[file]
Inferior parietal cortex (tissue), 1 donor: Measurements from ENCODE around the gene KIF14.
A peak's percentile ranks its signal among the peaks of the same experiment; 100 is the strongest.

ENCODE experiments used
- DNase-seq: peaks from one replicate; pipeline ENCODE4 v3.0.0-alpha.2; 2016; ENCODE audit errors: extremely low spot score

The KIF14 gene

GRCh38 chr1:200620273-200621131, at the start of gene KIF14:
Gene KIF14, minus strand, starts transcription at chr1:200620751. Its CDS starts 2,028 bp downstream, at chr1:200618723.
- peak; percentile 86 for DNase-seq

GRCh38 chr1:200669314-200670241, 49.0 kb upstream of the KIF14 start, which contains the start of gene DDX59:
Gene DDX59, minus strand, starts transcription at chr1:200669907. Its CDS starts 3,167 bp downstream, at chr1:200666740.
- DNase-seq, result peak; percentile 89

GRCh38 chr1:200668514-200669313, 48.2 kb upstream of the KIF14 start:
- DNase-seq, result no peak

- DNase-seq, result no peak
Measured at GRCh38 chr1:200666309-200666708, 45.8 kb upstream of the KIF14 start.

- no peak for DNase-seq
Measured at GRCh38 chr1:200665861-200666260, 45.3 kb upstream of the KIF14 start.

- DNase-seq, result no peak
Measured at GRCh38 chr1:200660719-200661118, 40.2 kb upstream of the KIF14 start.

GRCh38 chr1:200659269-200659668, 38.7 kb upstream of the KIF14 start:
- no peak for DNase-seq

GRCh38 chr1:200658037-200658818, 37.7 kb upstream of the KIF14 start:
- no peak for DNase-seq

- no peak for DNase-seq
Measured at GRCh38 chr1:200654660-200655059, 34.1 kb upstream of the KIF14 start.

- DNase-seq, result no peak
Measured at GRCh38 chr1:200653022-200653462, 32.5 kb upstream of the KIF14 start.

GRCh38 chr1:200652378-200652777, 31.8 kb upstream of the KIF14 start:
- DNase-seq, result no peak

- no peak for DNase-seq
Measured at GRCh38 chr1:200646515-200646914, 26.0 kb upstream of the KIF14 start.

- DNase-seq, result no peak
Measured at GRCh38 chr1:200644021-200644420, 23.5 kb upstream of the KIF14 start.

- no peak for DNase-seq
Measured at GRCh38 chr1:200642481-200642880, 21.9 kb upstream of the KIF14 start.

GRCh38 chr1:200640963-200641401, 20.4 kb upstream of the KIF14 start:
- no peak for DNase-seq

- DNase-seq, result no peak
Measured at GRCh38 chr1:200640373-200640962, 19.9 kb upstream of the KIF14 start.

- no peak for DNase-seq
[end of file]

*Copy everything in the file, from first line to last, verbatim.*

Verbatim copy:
Inferior parietal cortex (tissue), 1 donor: Measurements from ENCODE around the gene KIF14.
A peak's percentile ranks its signal among the peaks of the same experiment; 100 is the strongest.

ENCODE experiments used
- DNase-seq: peaks from one replicate; pipeline ENCODE4 v3.0.0-alpha.2; 2016; ENCODE audit errors: extremely low spot score

The KIF14 gene

GRCh38 chr1:200620273-200621131, at the start of gene KIF14:
Gene KIF14, minus strand, starts transcription at chr1:200620751. Its CDS starts 2,028 bp downstream, at chr1:200618723.
- peak; percentile 86 for DNase-seq

GRCh38 chr1:200669314-200670241, 49.0 kb upstream of the KIF14 start, which contains the start of gene DDX59:
Gene DDX59, minus strand, starts transcription at chr1:200669907. Its CDS starts 3,167 bp downstream, at chr1:200666740.
- DNase-seq, result peak; percentile 89

GRCh38 chr1:200668514-200669313, 48.2 kb upstream of the KIF14 start:
- DNase-seq, result no peak

- DNase-seq, result no peak
Measured at GRCh38 chr1:200666309-200666708, 45.8 kb upstream of the KIF14 start.

- no peak for DNase-seq
Measured at GRCh38 chr1:200665861-200666260, 45.3 kb upstream of the KIF14 start.

- DNase-seq, result no peak
Measured at GRCh38 chr1:200660719-200661118, 40.2 kb upstream of the KIF14 start.

GRCh38 chr1:200659269-200659668, 38.7 kb upstream of the KIF14 start:
- no peak for DNase-seq

GRCh38 chr1:200658037-200658818, 37.7 kb upstream of the KIF14 start:
- no peak for DNase-seq

- no peak for DNase-seq
Measured at GRCh38 chr1:200654660-200655059, 34.1 kb upstream of the KIF14 start.

- DNase-seq, result no peak
Measured at GRCh38 chr1:200653022-200653462, 32.5 kb upstream of the KIF14 start.

GRCh38 chr1:200652378-200652777, 31.8 kb upstream of the KIF14 start:
- DNase-seq, result no peak

- no peak for DNase-seq
Measured at GRCh38 chr1:200646515-200646914, 26.0 kb upstream of the KIF14 start.

- DNase-seq, result no peak
Measured at GRCh38 chr1:200644021-200644420, 23.5 kb upstream of the KIF14 start.

- no peak for DNase-seq
Measured at GRCh38 chr1:200642481-200642880, 21.9 kb upstream of the KIF14 start.

GRCh38 chr1:200640963-200641401, 20.4 kb upstream of the KIF14 start:
- no peak for DNase-seq

- DNase-seq, result no peak
Measured at GRCh38 chr1:200640373-200640962, 19.9 kb upstream of the KIF14 start.

- no peak for DNase-seq